The genome editing technology [2,3] takes this CRISPR array structure and replaces the viral DNA sections with lengths of the target genome that are intended to be silenced. This can then be inserted into the target genome by standard methods and, when transcribed, the Cas protein finds its way to the point in the genome with precise sequence complementarity to its guide. However, despite this technique’s success, the mechanism enabling the Cas-RNA complex to find its target was unknown, until now.

In this week’s nature cover article [4], Sternberg et al. show that a particular Cas protein, Cas9, can only bind to regions containing a three-nucleotide motif region, known as a PAM, that is found adjacent to protospacers. When searching for a needle in a haystack, you would not pick up every piece of hay, compare it to a picture of a needle, and then replace it when it didn’t match. Similarly, Cas9 does not try every point on the genome and compare the local sequence to its guide. It first limits the number of places to search by only binding to PAMs. This could be likened to the first step in searching for a matching phone number; you only compare the numbers with the same area code.

Of course, there are still a large number of PAM sequences in a given genome (or else the technique would be somewhat limited), but it vastly simplifies the problem. Furthermore, the PAM acts as the start point for the guide/genome sequence comparison, which proceeds one nucleotide at a time in sequence. The process is such that if the first 2-3 nucleotides do not match, then the complex rapidly disengages from that region and can move on to try a different location.  These factors combined ensure that the complex spends as little time as possible at incorrect locations.

This work is an impressive demonstration of how biological systems are able to solve difficult problems. An invading virus needs to be dealt with quickly if a bacterium is to survive. The CRISPR system therefore needed to find a rapid way of finding a target within a large search space. It achieved this by utilising a regular motif present within the target genome, choosing to only incorporate stretches of DNA adjacent to these motifs. It seems the trick to finding a needle in a haystack is to choose a smaller haystack to lose it in.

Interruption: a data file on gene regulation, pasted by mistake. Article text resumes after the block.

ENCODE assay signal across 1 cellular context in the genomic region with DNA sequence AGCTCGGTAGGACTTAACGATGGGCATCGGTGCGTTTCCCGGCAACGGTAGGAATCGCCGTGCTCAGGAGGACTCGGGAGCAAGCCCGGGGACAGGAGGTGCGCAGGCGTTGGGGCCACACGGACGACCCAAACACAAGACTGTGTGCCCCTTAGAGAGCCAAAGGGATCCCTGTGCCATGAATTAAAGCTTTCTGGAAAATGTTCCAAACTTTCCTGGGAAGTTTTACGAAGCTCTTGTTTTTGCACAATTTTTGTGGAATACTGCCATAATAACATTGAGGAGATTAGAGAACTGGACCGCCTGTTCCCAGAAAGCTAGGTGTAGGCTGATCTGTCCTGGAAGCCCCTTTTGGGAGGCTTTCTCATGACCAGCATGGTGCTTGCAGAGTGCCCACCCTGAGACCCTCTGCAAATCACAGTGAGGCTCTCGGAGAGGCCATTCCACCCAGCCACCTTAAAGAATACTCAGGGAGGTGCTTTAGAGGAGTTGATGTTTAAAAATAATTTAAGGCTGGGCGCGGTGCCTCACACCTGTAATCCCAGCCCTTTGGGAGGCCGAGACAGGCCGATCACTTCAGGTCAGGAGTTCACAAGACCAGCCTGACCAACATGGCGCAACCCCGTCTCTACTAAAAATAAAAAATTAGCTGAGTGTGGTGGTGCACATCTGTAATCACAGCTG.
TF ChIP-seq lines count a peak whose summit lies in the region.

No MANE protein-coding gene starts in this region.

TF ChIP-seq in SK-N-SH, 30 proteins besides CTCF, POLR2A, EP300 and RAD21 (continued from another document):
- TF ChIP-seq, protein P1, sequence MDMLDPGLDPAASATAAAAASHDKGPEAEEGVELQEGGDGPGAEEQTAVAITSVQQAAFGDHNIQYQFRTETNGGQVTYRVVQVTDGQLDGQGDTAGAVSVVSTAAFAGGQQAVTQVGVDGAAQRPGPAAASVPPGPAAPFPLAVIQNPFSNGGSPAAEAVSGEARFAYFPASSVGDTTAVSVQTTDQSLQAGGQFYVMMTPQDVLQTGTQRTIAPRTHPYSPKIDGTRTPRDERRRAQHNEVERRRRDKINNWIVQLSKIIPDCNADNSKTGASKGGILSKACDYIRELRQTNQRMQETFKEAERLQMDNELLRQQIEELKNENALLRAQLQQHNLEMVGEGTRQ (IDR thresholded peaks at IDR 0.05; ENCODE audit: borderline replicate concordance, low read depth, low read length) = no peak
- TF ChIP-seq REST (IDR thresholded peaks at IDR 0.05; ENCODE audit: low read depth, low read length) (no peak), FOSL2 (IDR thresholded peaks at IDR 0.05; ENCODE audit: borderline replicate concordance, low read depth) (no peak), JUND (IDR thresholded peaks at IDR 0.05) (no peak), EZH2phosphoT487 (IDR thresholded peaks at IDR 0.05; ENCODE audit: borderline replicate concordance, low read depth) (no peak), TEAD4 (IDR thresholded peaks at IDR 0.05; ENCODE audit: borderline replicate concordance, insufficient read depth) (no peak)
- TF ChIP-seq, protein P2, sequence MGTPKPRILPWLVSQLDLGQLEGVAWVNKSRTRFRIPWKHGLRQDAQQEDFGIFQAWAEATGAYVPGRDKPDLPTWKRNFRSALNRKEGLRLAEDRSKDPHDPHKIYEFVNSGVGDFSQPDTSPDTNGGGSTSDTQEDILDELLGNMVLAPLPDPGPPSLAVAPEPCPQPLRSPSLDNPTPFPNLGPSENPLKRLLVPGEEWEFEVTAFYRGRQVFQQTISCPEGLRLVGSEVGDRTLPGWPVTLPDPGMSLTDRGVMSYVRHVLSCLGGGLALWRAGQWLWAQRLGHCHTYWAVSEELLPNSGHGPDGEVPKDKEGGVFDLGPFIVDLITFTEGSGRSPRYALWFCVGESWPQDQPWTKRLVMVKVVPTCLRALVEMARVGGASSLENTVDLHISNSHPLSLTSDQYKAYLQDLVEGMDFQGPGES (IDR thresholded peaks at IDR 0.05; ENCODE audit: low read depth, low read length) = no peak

1. Wiedenheft, B., Sternberg, S. H. & Doudna, J. A. RNA-guided genetic silencing systems in bacteria and archaea. Nature 482, 331-338 (2012).
  2.  Mali, P. et al. RNA-guided human genome editing via Cas9. Science 339, 823-826 (2013).
  3.  Cong, L. et al. Multiplex genome engineering using CRISPR/Cas systems. Science 339, 819-823 (2013).
  4.  Sternberg, S. H., Redding, S., Jinek, M., Greene, E. C. & Doudna, J. A. DNA interrogation by the CRISPR RNA-guided endonuclease Cas9. Nature 507, 62-67 (2014).

By Matthew Evans- a second year PhD student in the lab of Dr Richard Morris

No microscope? A smart solution

I recently saw a bit of a buzz on twitter about being able to turn your smartphone into a microscope using just a drop of water on the camera. Since water refracts light differently to air, the drop of water magnifies the image that is travelling to the camera lens. Last week I accumulated some microscope slides to look at – but my lab has no microscope! It seemed the perfect time to try out this smartphone trick. It worked beautifully, and so I was quick to tell anyone who would listen to have a go. Microscopy can be essential in many projects that are going on here at the John Innes Centre – so a few of us on the blog team thought we’d share with you our smartphone microscopy photos – with a bit of a background so you know what you’re looking at of course!


Eragostis tef aka teff or lovegrass

Eragrostis tef (aka teff or lovegrass) is one of the smallest cereal grains in the world, with a similar size to poppy seeds. In this image the top grain has been stained with iodine; the blue/back colour shows that the grain is full of starch. This grain is used to make an Ethiopian beer called tella. It has similarities to the barley grains that are used in the malting process for the production of beer, whisky and malt products like maltesers. Because of its small size Teff is useful for high throughput screening of chemicals capable of interfering with the malting (grain germination) process. Once these chemicals are identified they can be used as tools to better understand the malting process.